We like to keep one eye on variety and range so that there is something for all tastes, ages and inclinations. This is, after all, an open event that welcomes everybody. Inclusiveness, in terms of ensuring representation of the wide spectrum that is India, is important to us. So marginal voices, under-represented segments, multiple languages – all these must find a place in our programme.
We also try to stay relevant by starting conversations and discussions around topical issues – what could be a greater concern of the moment than talking environment, climate change, pollution, as our major cities struggle to breathe over these winter months? Not just for our adult audiences, we have several sessions dealing with the environment aimed at younger audiences and students too. Women and the girl child – with the #Metoo tsunami sweeping the internet – and how they are represented, empowered, perceived, is another major festival concern, with several sessions around this subject.
It has always been important to us to stay intimate and personalised and not aspire to grow bigger and bigger. Our delegates tell us how much they appreciate the fact that we give each session enough time, that we don’t feature multiple parallel sessions which end up invariably competing with one another for audiences, that we keep the focus firmly on allowing a direct interface between the listeners and the speakers. The Kolkata audience likes this kind of a quality experience.
Another curatorial priority is to continuously strive for reinvention, to add something new to the experience of the literary festival. Let me explain why this is matters so much to me. Nine years ago, when AKLF began, the Jaipur Literary Festival was just two years old. Its spectacular growth into the ‘greatest literary show on earth’ is a major success story. JLF may be the litfest everyone loves to hate – criticising it for being a ‘tamasha’ or circus, for being hopelessly overcrowded – but it is still the mother of all litfests, pulling a huge crowd year after year with its varied and diverse programming.
Inspired by the buzz around JLF, literary festivals have mushroomed across the country, more or less modelled on the JLF example. In Kolkata, the grande dame of the city’s bookstores, Oxford Bookstore on Park Street, decided to gift the city its first literary festival in 2010: the Apeejay Kolkata Literary Festival. The idea was quickly picked up, and Kolkata now has three. Mumbai and Bangalore have two each.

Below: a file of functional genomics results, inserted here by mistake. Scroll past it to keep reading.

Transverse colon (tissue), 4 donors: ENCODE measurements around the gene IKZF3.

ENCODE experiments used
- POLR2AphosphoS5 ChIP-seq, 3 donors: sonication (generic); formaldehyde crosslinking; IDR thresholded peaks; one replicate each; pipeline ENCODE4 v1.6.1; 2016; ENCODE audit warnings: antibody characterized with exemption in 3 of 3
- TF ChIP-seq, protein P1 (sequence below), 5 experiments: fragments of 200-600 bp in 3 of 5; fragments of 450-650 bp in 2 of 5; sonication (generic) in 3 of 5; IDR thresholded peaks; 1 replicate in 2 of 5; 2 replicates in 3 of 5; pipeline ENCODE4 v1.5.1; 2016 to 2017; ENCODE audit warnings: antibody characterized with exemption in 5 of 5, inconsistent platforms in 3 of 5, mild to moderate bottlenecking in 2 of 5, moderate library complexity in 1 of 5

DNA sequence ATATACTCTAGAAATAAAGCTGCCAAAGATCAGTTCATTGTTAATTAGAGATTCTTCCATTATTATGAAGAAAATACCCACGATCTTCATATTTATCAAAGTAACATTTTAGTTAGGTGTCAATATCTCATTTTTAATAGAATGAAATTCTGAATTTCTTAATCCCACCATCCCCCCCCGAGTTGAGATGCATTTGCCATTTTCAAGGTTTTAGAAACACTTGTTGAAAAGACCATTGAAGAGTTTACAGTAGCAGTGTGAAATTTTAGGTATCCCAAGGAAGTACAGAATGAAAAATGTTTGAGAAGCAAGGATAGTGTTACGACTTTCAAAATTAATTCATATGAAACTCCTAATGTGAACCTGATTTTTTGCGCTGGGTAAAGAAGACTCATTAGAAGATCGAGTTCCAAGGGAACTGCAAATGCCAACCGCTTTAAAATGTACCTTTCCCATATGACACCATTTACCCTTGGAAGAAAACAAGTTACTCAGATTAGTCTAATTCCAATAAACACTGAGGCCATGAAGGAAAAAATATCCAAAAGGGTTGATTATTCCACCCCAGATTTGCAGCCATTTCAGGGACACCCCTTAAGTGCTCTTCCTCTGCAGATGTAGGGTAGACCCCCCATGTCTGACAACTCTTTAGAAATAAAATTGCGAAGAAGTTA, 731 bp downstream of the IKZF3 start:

But apart from the metros, we have seen a blossoming of literary festivals in smaller towns across the country, from Dehradun to Pune. Even universities have begun to organise literary festivals – Manipal University near Mangalore, for example. This is a healthy trend because inevitably the smaller fests tend to showcase regional languages and local writers, and the overall effect is to create a growing value and visibility for the world of books and ideas in general.
However, this proliferation also throws up a need for reinvention – how can we ensure that AKLF retains its own personality which renders it distinct? Yes, we have certain unique features. We are perhaps the only literary festival rooted in a bookstore, for example, where books are a 24/7 priority.
We also pioneered the idea of using heritage sites as venues, taking literature out of four walls and framing it within the public history of the city, and this has remained a special feature of our festival: Indeed the festival venue is the lawns of the majestic St Paul’s Cathedral, reflecting the city’s composite and cosmopolitan inheritance. So each year we try and push the envelope a little.
This year we are offering specially curated literary heritage walks as part of the Kolkata experience. We are including a film screening programme and a youth music festival, while our iconic Poetry Cafe invites India’s top poets to read alongside the city’s younger voices. But the need to reinvent, to stay current, relevant yet distinctive, remains. And that is both the excitement and the challenge of curating for Kolkata.